She had thought this might happen, but she was ready for him. She had something she had been saving under her bed for months, in case of emergency, and she brought it out now. It was an old broken toaster Mrs. Lorenzo had given her. “Look, Mikey, it won’t work anymore.” His eyes lit up and he took it carefully from her. Without a word, he went straight to the room he shared with their father.
Her Dad laughed and said, “Well, that ought a take care a him for the night! Okay, now I’ll walk out with you and watch as far as Main. It’s real lit up there, and them Christmas decorations’ll sure look nice at night!” He watched her until she turned and waved, and then he couldn’t see her anymore. He saw a lovely young woman on her way to a date. He didn’t know that other people barely noticed her, and if they did, it was to remark on the frizzy red hair, the dumpy little figure, the second hand clothes. He went back inside with a heavy heart, figuring he might just lose her soon.
As she approached the theater, she saw Betty, and recognized several men from the factory. They started to laugh when they saw her, and someone said, “Hey, Tom, here’s yer date!” The crowd parted and standing there alone, staring at her, was the midget. He looked confused, and then, when he saw her stricken face, aghast.
“Date?” he said.
“Yeah, we got ya a date, so’s you wouldn’t be lonely in the balcony.” There was raucous laughter from the men, and Ellen stood there frozen. She’d dealt all her life with bullies who picked on Mikey, had once even punched a boy in the face and been sent to the principal’s office. After that they wouldn’t let Mikey come to school anymore and the injustice of it still rankled to this day.
She walked over and faced Betty. “I thought you were my friend,” she said simply.
Betty stuttered and looked like she was having second thoughts about being involved in this joke, although it was too late. “It was just a joke.” She tried to laugh. “Can’t you take a joke?”
“This isn’t a joke,” answered Ellen. “It’s just plain spiteful meanness.” She shook her head in disgust at Betty, who looked down at the ground.
One of the men took Betty by the arm saying, “Come on, I wanna see this movie.” With one last look at Ellen, Betty went with him. The others, sensing the show was over, disappeared down the sidewalk and left Ellen standing there with Tom Tipple, the midget.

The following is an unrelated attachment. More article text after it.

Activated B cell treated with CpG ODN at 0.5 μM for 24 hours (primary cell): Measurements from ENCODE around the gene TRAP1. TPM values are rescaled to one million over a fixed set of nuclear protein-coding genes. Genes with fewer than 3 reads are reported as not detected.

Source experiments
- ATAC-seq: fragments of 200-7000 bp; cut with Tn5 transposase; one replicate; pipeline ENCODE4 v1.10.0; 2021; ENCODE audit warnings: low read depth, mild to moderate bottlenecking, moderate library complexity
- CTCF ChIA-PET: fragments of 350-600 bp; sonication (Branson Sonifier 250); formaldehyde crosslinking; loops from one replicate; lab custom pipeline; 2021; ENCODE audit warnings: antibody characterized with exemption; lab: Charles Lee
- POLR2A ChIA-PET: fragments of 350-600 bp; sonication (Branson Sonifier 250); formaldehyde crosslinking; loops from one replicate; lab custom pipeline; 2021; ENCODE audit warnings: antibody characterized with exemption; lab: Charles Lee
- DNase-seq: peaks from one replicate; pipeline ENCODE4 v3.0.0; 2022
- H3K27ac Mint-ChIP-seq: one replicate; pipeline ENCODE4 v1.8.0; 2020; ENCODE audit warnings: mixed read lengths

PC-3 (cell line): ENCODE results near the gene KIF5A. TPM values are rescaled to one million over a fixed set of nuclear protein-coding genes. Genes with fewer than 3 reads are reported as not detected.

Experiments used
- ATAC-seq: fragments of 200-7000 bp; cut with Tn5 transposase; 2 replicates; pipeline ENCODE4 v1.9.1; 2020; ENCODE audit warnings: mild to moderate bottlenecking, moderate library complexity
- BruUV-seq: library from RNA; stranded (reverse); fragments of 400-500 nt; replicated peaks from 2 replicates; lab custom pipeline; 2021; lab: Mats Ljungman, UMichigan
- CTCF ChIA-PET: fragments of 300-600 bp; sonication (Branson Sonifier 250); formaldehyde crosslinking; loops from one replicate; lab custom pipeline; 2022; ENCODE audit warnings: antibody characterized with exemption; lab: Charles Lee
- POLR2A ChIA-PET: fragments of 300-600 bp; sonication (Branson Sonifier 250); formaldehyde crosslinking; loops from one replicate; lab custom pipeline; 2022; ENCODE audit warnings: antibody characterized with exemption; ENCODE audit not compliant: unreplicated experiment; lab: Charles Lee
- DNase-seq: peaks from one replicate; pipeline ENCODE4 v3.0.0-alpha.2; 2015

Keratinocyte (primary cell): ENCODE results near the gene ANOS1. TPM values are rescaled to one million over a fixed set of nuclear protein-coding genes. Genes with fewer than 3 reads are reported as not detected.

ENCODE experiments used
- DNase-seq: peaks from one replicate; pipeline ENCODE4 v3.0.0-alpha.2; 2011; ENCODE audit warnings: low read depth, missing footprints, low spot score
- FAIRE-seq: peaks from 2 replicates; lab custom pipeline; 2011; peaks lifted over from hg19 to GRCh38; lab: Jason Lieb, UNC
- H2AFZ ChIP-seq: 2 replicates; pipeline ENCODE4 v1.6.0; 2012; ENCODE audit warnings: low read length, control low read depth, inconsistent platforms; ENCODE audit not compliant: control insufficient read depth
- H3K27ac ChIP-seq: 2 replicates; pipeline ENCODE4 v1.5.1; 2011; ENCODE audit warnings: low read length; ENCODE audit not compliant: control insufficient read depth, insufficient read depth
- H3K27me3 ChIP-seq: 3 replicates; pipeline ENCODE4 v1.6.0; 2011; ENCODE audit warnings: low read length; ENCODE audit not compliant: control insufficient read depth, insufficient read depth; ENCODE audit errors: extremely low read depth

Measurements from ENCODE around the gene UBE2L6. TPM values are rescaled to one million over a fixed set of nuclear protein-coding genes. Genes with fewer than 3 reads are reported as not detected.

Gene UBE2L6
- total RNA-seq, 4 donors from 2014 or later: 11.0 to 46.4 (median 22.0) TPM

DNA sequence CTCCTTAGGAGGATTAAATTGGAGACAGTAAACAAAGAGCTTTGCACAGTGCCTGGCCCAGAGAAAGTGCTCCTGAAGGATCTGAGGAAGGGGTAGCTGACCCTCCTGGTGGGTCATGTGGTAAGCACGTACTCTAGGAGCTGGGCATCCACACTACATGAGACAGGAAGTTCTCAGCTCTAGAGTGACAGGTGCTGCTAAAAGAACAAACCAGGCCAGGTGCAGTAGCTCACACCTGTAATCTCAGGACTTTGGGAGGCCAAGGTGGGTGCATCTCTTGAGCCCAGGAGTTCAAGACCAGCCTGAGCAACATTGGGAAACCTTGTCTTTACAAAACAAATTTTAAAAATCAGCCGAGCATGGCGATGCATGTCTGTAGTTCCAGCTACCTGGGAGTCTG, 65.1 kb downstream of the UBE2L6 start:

“Uh, listen,” he began awkwardly. I can walk ya home, if ya want. I’m sorry about this. They just asked me if I wanted to go to the movie. Didn’t say nothin’ about a date. These guys think they’re real funny.” He looked like he didn’t think it was funny, but wished it would be, just this once.
There was a bus stop bench there and she sat down. He hefted himself up and sat down too. Ellen said, “You don’t have to be sorry, you didn’t do nothin’. But she made it sound like there was somebody who really wanted to take me out. I was a little surprised to see it was you.”
He brightened a little. “Well, I ain’t had too much luck with girls. But I would like to take you out. If you’d wanna. Girls usually don’t.” He looked uncertain.
She said, “You would? Me?”
“Well, sure. Do you really wanna see this movie?”
Actually, she had wanted to. Before. But now she didn’t, knowing that Betty was in there. “Not anymore I don’t,” she answered. He looked a little crestfallen. “You know what I would like? I love to walk up and down Main and look at the window dressings. Could we do that? I ain’t seen it at night, with the lights!”
He jumped off the bench, and smiling broadly, said, “Sure thing! Which one’s your favorite?”
“The one at Penney’s! They have this real pretty necklace in there, I love looking at it. My name is Ellen, did you know that? They told me your name was John, but they called you Tom!”
“Ah, my name is John,” he answered, as they reached the candy shop window and stopped to look at the wonderful display. “But, they been callin’ me Tom a long, long time. Tom Thumb.”
She felt shocked, but couldn’t help herself. She laughed. “Yer kiddin’!” He laughed too, and they walked to the next window. They finished that side of the street, crossed and went down the other side. She showed him the Penney’s window and pointed out the necklace that she loved to look at. It was a simple chain, with a very plain heart shaped pendant. It wasn’t very expensive, but to a girl like her, it looked like the world. As they walked, she told him about her brother, how her mother had left, how the three of them had only each other. He was friendly and kind, and she was surprised to find herself telling him everything. He told her how his mother taught him to hold his head high no matter what. There was nothing anyone could do that he couldn’t do, and so, pass or fail, he always tried everything that crossed his path.
He walked her home. Saturday, John, Ellen and Mikey walked to see Mikey’s two windows. They went to the drug store and John bought them sodas, which Mikey loved. Sunday, they all walked to church. Monday was Christmas.
Tuesday, December 26, 1961, Ellen went to work. Wearing a huge smile, she walked straight up to Betty and said, “I wanna thank you for setting me up with John Tipple. You’re a real friend.” Ellen was wearing the necklace, her Christmas present from me, John.
We got married, February 14, 1962. We been married 50 years. We have two daughters, Mary and Joan, and two grandkids. We’re still in love.